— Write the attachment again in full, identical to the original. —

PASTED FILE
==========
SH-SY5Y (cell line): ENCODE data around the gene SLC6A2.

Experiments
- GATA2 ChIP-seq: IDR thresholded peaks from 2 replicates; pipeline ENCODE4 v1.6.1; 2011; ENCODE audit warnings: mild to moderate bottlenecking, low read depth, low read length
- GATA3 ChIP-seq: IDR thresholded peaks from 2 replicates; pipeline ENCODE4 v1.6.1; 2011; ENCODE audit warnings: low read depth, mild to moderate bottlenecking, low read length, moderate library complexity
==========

SH-SY5Y (cell line): ENCODE data around the gene SLC6A2.

Experiments
- GATA2 ChIP-seq: IDR thresholded peaks from 2 replicates; pipeline ENCODE4 v1.6.1; 2011; ENCODE audit warnings: mild to moderate bottlenecking, low read depth, low read length
- GATA3 ChIP-seq: IDR thresholded peaks from 2 replicates; pipeline ENCODE4 v1.6.1; 2011; ENCODE audit warnings: low read depth, mild to moderate bottlenecking, low read length, moderate library complexity